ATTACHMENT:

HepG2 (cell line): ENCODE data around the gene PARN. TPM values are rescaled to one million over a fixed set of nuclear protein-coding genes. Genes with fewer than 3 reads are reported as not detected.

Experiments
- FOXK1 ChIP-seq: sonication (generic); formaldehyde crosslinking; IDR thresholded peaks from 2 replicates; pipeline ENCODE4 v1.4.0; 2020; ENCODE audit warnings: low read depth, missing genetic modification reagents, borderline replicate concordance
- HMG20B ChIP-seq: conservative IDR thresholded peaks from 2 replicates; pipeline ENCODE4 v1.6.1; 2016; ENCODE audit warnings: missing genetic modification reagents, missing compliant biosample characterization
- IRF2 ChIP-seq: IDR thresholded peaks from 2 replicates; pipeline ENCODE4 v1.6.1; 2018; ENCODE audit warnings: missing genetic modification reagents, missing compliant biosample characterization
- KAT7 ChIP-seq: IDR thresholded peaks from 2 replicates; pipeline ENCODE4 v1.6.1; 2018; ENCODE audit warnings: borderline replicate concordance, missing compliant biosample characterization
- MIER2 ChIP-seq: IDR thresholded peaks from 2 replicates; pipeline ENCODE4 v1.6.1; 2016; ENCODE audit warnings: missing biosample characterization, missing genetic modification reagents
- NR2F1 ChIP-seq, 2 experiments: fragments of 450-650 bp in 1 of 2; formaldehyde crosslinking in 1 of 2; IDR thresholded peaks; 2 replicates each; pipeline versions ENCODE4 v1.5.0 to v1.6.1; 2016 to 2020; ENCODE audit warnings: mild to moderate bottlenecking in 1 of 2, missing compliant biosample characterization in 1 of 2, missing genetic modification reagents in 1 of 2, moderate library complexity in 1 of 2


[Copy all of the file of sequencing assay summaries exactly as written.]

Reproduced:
HepG2 (cell line): ENCODE data around the gene PARN. TPM values are rescaled to one million over a fixed set of nuclear protein-coding genes. Genes with fewer than 3 reads are reported as not detected.

Experiments
- FOXK1 ChIP-seq: sonication (generic); formaldehyde crosslinking; IDR thresholded peaks from 2 replicates; pipeline ENCODE4 v1.4.0; 2020; ENCODE audit warnings: low read depth, missing genetic modification reagents, borderline replicate concordance
- HMG20B ChIP-seq: conservative IDR thresholded peaks from 2 replicates; pipeline ENCODE4 v1.6.1; 2016; ENCODE audit warnings: missing genetic modification reagents, missing compliant biosample characterization
- IRF2 ChIP-seq: IDR thresholded peaks from 2 replicates; pipeline ENCODE4 v1.6.1; 2018; ENCODE audit warnings: missing genetic modification reagents, missing compliant biosample characterization
- KAT7 ChIP-seq: IDR thresholded peaks from 2 replicates; pipeline ENCODE4 v1.6.1; 2018; ENCODE audit warnings: borderline replicate concordance, missing compliant biosample characterization
- MIER2 ChIP-seq: IDR thresholded peaks from 2 replicates; pipeline ENCODE4 v1.6.1; 2016; ENCODE audit warnings: missing biosample characterization, missing genetic modification reagents
- NR2F1 ChIP-seq, 2 experiments: fragments of 450-650 bp in 1 of 2; formaldehyde crosslinking in 1 of 2; IDR thresholded peaks; 2 replicates each; pipeline versions ENCODE4 v1.5.0 to v1.6.1; 2016 to 2020; ENCODE audit warnings: mild to moderate bottlenecking in 1 of 2, missing compliant biosample characterization in 1 of 2, missing genetic modification reagents in 1 of 2, moderate library complexity in 1 of 2